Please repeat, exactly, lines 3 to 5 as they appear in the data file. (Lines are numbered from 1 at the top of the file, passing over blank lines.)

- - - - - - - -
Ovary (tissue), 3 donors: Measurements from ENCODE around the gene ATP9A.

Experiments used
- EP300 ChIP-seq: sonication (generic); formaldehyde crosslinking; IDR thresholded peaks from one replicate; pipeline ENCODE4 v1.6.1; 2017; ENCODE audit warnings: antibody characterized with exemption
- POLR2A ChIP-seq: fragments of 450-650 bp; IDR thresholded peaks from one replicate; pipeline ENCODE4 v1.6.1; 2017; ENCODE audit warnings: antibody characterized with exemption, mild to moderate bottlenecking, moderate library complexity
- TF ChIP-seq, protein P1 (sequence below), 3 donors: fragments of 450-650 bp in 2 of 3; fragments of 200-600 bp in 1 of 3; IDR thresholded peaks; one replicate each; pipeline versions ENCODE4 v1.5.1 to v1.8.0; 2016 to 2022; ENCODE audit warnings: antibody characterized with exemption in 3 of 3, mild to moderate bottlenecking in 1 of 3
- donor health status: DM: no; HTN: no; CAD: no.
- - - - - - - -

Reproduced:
- EP300 ChIP-seq: sonication (generic); formaldehyde crosslinking; IDR thresholded peaks from one replicate; pipeline ENCODE4 v1.6.1; 2017; ENCODE audit warnings: antibody characterized with exemption
- POLR2A ChIP-seq: fragments of 450-650 bp; IDR thresholded peaks from one replicate; pipeline ENCODE4 v1.6.1; 2017; ENCODE audit warnings: antibody characterized with exemption, mild to moderate bottlenecking, moderate library complexity
- TF ChIP-seq, protein P1 (sequence below), 3 donors: fragments of 450-650 bp in 2 of 3; fragments of 200-600 bp in 1 of 3; IDR thresholded peaks; one replicate each; pipeline versions ENCODE4 v1.5.1 to v1.8.0; 2016 to 2022; ENCODE audit warnings: antibody characterized with exemption in 3 of 3, mild to moderate bottlenecking in 1 of 3